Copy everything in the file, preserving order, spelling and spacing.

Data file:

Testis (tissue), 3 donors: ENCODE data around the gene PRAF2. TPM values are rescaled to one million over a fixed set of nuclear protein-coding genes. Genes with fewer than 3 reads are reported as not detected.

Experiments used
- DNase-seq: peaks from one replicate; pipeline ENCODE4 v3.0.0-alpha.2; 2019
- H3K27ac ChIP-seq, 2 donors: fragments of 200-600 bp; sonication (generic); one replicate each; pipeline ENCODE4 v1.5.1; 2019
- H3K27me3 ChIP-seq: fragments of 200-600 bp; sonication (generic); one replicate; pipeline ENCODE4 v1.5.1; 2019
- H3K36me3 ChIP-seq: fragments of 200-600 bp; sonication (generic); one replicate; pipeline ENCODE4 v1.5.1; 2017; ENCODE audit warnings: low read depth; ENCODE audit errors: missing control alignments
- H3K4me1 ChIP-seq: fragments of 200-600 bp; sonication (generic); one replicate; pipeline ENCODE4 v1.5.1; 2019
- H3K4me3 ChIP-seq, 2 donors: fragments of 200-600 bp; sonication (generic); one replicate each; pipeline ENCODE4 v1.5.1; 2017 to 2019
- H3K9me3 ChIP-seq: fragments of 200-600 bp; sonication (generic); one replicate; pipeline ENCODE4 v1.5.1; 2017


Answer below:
Testis (tissue), 3 donors: ENCODE data around the gene PRAF2. TPM values are rescaled to one million over a fixed set of nuclear protein-coding genes. Genes with fewer than 3 reads are reported as not detected.

Experiments used
- DNase-seq: peaks from one replicate; pipeline ENCODE4 v3.0.0-alpha.2; 2019
- H3K27ac ChIP-seq, 2 donors: fragments of 200-600 bp; sonication (generic); one replicate each; pipeline ENCODE4 v1.5.1; 2019
- H3K27me3 ChIP-seq: fragments of 200-600 bp; sonication (generic); one replicate; pipeline ENCODE4 v1.5.1; 2019
- H3K36me3 ChIP-seq: fragments of 200-600 bp; sonication (generic); one replicate; pipeline ENCODE4 v1.5.1; 2017; ENCODE audit warnings: low read depth; ENCODE audit errors: missing control alignments
- H3K4me1 ChIP-seq: fragments of 200-600 bp; sonication (generic); one replicate; pipeline ENCODE4 v1.5.1; 2019
- H3K4me3 ChIP-seq, 2 donors: fragments of 200-600 bp; sonication (generic); one replicate each; pipeline ENCODE4 v1.5.1; 2017 to 2019
- H3K9me3 ChIP-seq: fragments of 200-600 bp; sonication (generic); one replicate; pipeline ENCODE4 v1.5.1; 2017